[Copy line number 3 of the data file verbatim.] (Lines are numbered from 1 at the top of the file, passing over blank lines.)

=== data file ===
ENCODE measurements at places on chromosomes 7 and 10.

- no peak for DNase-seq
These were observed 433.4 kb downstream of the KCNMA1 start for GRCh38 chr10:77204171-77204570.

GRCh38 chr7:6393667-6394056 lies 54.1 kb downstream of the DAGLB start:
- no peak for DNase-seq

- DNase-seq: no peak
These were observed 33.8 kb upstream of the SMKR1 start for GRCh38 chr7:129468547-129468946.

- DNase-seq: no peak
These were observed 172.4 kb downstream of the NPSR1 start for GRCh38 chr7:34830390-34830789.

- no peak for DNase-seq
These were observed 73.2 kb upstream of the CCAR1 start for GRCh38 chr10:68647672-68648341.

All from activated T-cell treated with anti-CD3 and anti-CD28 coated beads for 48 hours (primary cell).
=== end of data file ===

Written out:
These were observed 433.4 kb downstream of the KCNMA1 start for GRCh38 chr10:77204171-77204570.